Wednesday, July 17, 2013

Ink by Amanda Sun, revisiting Japan

My photo of Ryoan-ji
After my first year of college, my family visited Japan and Hong Kong. I'd taken a couple of courses on Japan and written a term paper on Japanese gardens. Even so, I was not prepared for the beauty of the gardens and temples. I vowed to return in cherry blossom season, and I did, this time with my own children. My husband teaches Asian Studies and Government at Bowdoin College and was granted a sabbatical in Japan. It was a magical experience. We met up with my high school friend Terry Kawashima and my sister-in-law's parents (first photo). My brother worked as an architect for three years in Japan and met his wife there. I'll be recommending Ink, a new young adult novelto their 12-year-old daughter, as she loves fantasies and drawing. I think my 16-year-old daughter (the 3-year-old in the photo) would enjoy it too.

Canadian author Amanda Sun merged her experience as an exchange student in Osaka with Japanese mythology to create her debut novel, Ink (June 2013). After her mom dies, sixteen-year-old Katie Greene is sent to live with her English teacher aunt in Shizuoka. As the only foreign student (presumably), she catches the eye of Tomohiro, the star of the school's kendo team. Tomo is also a skilled artist, but he hides his talent. His drawings have a bad habit of leaping off the page and attacking bystanders. One nearly killed his best friend. Yakuza gangsters and the kami paper gods vie for his allegiance. Katie fights to protect Tomo, but her presence only makes his power harder to control. Their star-crossed romance is Twilight remixed with Harold and the Purple Crayon.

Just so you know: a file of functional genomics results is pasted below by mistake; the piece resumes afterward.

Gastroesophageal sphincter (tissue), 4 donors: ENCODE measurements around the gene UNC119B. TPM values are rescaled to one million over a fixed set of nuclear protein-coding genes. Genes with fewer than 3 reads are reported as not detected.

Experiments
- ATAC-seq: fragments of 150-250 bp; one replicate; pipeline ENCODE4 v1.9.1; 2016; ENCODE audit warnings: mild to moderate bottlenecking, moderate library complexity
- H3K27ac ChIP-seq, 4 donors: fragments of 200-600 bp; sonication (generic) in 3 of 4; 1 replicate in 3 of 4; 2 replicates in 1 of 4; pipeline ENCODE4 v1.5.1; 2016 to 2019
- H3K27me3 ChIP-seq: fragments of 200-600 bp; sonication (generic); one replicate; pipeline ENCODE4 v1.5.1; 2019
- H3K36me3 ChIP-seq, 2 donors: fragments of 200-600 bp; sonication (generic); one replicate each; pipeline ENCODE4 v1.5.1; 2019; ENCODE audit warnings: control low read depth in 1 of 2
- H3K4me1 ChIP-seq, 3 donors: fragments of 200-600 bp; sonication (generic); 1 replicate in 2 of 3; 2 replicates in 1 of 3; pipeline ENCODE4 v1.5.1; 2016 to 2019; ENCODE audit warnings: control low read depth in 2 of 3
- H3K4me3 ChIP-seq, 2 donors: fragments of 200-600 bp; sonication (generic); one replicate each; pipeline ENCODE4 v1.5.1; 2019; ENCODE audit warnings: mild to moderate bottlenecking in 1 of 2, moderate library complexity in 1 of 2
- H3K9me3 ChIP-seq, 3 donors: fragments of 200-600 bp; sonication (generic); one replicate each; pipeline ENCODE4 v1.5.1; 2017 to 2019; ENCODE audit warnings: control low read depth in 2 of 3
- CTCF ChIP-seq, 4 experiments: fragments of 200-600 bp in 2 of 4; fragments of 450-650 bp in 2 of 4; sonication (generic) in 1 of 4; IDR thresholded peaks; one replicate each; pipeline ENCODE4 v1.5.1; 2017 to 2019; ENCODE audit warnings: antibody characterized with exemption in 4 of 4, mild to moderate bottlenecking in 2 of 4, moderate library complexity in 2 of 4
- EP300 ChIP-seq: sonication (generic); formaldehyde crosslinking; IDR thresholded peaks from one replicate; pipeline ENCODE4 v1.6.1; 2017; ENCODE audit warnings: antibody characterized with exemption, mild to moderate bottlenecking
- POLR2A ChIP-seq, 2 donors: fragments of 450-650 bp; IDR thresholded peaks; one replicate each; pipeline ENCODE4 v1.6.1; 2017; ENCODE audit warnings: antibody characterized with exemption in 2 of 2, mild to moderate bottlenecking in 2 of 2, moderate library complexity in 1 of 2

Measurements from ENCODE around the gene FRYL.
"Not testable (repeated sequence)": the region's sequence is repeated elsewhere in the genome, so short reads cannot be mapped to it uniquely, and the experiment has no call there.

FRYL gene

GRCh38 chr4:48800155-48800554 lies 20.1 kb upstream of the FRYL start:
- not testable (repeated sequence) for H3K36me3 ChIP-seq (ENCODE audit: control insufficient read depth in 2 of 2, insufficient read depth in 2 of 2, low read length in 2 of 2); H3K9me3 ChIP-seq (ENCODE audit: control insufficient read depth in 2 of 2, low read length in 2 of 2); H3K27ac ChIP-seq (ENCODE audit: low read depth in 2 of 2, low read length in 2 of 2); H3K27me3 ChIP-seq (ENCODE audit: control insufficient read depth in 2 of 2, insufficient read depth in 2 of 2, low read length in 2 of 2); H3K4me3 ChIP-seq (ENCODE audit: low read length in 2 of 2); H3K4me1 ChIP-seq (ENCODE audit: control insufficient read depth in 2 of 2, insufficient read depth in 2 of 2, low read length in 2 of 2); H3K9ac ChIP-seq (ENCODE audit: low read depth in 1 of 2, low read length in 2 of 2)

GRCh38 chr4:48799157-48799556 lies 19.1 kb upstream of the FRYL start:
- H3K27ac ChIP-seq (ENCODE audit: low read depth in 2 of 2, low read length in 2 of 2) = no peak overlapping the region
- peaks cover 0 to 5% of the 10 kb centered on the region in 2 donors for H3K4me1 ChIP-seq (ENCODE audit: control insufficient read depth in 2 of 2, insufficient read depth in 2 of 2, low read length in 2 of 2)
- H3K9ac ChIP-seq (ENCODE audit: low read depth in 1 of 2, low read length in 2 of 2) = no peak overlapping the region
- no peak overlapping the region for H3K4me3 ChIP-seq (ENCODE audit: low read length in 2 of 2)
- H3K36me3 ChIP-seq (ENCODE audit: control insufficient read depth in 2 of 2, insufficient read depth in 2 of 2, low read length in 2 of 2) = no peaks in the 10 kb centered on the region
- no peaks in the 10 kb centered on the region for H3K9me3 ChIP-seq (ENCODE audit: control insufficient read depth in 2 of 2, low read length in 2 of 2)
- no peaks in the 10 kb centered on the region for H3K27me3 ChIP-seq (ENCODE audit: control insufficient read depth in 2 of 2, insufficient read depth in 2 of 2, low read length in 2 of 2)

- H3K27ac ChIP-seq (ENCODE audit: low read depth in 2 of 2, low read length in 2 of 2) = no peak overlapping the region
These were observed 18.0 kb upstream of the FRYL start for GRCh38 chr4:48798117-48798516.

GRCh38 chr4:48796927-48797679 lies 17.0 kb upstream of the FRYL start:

Not only is Ink a good story, it's a fine introduction to Japanese culture. The characters practice calligraphy, go to cram school and celebrate cherry blossom season. They also goof around and get into trouble like teens everywhere. The whimsical magical scenes, beautifully illustrated, draw as much on manga comics as on Japanese mythology. The fantastic is well balanced by a realistic sense of place. Katie is a sympathetic, likable protagonist who works hard to understand a foreign culture and to accommodate the new norms, often making embarrassing mistakes as she learns. As a former foreign exchange student and then manager of a foreign exchange program, I could relate to her experience. Japanese words are described in context and in a glossary. Sun does an excellent job of transporting readers to Japan without losing them.

Although the Japanese part of the story was well developed, the American backstory was not. Katie's closest relatives are conveniently missing: her dad vanished (why?), her mom died recently and her grandfather is fighting cancer. Her near-stranger aunt in Japan is the only well developed adult character. There is no mention of the friends Katie left behind or of her past life in NYC beyond ballet. Obviously she would miss her mom, but teens are mostly focused on their peers. It would have been extra-traumatic leaving them behind. The only friends mentioned are new ones and, like her facility with the difficult language, seem too easily acquired.